Monday, March 4, 2019

When your child has the glee gene

Max and I have just pulled into a parking spot when he starts squealing happily and pointing to something out the window. I'm not sure what he's seeing. We've arrived at a local high school to see a production of Annie and he's already in a pretty good mood, but something is bringing out the bliss.

He says something, a word I don't understand. He keeps pointing. And then, I realize. The word is "California" and what he's pointing to is this:

Max has spotted a license plate from the state where he'd like to move. He sits in the car giggling and I start laughing, too. We had a similar moment the other day when we were driving and the song It Never Rains in California came on the radio. Again, he was ecstatic.  

Max just doesn't like stuff. He loooooooves stuff. His passions run deep—for firefighters, fire trucks, the number 31 (his favorite fire truck number), the color red, mac 'n cheese, his favorite local restaurant, school (yep, he loooves school), camp, convertibles, Home Depot and, yes, California. On the downside, he can talk about the stuff he adores nonstop, so much so that he tends to remind us every 15 minutes that he is going to be moving to California. But on the literal upside, his ebullience is contagious.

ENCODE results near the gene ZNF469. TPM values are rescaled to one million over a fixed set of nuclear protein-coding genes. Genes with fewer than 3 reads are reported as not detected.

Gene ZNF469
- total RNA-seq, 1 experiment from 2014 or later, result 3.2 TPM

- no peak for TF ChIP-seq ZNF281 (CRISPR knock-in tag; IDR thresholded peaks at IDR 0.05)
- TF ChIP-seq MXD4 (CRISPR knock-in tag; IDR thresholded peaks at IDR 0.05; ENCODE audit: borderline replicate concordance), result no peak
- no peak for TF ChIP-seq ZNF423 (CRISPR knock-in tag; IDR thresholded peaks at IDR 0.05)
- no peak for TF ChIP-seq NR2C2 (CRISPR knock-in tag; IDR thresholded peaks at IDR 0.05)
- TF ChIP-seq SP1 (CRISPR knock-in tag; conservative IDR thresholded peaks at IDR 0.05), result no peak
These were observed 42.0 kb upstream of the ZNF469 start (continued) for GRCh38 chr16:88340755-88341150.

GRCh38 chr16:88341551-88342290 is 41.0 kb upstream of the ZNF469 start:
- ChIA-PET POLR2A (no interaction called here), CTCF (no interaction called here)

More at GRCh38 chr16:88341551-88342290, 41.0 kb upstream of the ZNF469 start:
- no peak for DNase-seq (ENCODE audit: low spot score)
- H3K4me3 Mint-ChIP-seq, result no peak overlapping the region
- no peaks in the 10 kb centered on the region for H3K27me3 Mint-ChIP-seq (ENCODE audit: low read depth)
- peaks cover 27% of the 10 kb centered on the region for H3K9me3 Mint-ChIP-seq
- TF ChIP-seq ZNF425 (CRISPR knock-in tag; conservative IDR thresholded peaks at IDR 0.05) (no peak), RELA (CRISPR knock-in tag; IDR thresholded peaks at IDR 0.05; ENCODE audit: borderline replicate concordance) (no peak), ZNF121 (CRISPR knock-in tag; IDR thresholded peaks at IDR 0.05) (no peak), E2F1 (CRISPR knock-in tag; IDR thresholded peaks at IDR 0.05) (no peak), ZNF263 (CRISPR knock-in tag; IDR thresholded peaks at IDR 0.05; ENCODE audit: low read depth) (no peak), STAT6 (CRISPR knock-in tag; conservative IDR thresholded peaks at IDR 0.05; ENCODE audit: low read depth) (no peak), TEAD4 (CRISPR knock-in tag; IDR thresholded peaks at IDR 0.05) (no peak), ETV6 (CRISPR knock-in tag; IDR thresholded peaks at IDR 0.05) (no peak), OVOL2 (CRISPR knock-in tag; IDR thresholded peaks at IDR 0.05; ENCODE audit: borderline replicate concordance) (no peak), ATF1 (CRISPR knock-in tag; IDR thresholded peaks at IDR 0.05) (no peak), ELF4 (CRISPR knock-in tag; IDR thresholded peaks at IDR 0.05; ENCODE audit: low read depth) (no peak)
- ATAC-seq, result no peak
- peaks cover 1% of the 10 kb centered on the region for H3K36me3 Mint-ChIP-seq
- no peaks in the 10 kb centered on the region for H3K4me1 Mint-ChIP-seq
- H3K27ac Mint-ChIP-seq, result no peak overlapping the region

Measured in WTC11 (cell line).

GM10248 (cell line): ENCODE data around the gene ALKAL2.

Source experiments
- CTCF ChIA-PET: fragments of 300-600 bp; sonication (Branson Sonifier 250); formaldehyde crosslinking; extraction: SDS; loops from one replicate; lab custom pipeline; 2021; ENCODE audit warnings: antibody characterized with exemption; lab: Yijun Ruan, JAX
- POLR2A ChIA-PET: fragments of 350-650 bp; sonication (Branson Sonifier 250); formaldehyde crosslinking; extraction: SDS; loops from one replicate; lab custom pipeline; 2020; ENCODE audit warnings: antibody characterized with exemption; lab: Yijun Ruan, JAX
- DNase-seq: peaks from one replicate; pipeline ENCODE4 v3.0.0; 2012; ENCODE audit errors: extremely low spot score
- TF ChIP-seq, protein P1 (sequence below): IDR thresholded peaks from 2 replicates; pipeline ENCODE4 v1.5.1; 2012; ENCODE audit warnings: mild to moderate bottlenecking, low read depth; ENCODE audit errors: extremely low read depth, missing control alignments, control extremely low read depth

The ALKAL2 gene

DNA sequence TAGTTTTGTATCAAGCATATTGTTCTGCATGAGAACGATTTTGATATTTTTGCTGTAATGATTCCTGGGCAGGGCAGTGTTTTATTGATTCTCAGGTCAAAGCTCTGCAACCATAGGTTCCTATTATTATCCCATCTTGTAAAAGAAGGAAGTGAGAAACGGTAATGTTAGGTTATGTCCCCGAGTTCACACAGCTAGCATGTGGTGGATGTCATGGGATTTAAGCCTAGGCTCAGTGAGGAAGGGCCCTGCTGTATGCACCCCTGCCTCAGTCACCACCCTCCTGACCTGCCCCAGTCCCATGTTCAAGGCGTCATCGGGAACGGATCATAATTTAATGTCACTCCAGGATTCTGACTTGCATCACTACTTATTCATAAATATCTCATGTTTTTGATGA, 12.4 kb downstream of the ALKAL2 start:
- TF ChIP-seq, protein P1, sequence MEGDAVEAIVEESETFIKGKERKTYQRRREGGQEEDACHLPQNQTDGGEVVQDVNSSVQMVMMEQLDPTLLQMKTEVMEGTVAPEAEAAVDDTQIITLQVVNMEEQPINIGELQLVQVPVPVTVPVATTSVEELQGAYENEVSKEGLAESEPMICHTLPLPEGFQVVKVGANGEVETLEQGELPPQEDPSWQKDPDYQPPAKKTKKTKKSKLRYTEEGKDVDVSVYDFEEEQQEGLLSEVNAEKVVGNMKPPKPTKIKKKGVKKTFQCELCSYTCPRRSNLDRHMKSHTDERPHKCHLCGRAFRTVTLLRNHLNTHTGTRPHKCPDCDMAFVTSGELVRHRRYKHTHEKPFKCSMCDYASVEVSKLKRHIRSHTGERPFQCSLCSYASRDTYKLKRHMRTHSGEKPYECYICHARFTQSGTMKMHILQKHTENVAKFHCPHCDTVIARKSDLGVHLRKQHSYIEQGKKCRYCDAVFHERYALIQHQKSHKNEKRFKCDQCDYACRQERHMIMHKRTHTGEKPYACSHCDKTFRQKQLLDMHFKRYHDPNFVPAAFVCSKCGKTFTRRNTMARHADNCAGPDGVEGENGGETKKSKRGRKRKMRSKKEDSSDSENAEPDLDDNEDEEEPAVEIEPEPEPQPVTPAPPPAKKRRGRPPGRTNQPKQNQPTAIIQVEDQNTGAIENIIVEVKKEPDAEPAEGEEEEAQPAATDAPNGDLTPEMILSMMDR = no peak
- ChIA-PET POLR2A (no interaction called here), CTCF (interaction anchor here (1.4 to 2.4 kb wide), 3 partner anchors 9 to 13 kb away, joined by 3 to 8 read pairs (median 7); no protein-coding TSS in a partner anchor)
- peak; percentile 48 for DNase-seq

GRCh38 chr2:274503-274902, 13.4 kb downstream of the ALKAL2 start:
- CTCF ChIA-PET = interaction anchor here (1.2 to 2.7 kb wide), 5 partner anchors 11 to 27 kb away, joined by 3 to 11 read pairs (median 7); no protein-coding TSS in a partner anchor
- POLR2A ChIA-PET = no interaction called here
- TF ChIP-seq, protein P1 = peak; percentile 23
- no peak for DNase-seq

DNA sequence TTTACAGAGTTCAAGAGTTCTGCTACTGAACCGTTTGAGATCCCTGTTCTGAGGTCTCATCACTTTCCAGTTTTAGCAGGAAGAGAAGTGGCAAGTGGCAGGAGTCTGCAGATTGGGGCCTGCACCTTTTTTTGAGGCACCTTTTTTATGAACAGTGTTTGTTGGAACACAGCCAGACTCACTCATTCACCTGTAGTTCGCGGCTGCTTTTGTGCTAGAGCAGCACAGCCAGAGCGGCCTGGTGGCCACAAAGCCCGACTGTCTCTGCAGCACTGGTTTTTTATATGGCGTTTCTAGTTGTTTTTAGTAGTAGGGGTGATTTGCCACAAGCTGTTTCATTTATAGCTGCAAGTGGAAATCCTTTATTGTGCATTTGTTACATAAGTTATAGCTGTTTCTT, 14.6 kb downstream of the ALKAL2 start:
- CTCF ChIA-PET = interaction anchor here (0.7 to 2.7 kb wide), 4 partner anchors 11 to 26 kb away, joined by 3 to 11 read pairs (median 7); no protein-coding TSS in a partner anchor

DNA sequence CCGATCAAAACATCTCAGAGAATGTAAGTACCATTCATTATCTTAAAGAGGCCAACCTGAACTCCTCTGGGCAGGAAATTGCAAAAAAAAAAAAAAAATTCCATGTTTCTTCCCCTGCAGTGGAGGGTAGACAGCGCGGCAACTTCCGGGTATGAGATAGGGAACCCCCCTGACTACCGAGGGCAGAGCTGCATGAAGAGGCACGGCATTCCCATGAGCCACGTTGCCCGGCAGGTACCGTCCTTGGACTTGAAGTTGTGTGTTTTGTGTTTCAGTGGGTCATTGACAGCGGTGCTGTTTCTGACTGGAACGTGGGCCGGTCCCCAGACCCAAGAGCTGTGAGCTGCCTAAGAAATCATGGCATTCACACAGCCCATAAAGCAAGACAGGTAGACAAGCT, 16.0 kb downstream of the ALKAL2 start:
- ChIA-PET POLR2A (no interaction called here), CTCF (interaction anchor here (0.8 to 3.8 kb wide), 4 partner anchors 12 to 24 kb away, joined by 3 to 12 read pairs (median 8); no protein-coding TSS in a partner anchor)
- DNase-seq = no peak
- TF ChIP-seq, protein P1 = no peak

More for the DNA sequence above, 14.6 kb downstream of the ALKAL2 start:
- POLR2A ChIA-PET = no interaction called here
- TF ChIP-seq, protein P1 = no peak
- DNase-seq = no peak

All my children are happy. They bring me unique joy, same as any parent. Last night, I watched Sabrina and Ben do a dance and my heart got an infusion of happiness. Max just happens to have the gift of extra-expressive joy. Everyone around him knows when he is excited about something, because he does not hold back. 

Some might consider such unfettered exuberance in a teen child-like. But how much happier would we all be if we could regularly appreciate the small things? Max is lucky to have the glee gene.

On occasion, people buy into the cliché. "Is he happy all the time?" they'll ask. Well, no. Max is human. He has the full gamut of emotions, including teen 'tude. Sometimes, his bursts of happiness help break the ice when people feel uncomfortable about his disabilities. The extreme joy will continue serve him well. Max lives in a world which still hasn't caught on that children and teens with disabilities are people first. He needs every edge he can get. 

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Thanks for sharing!

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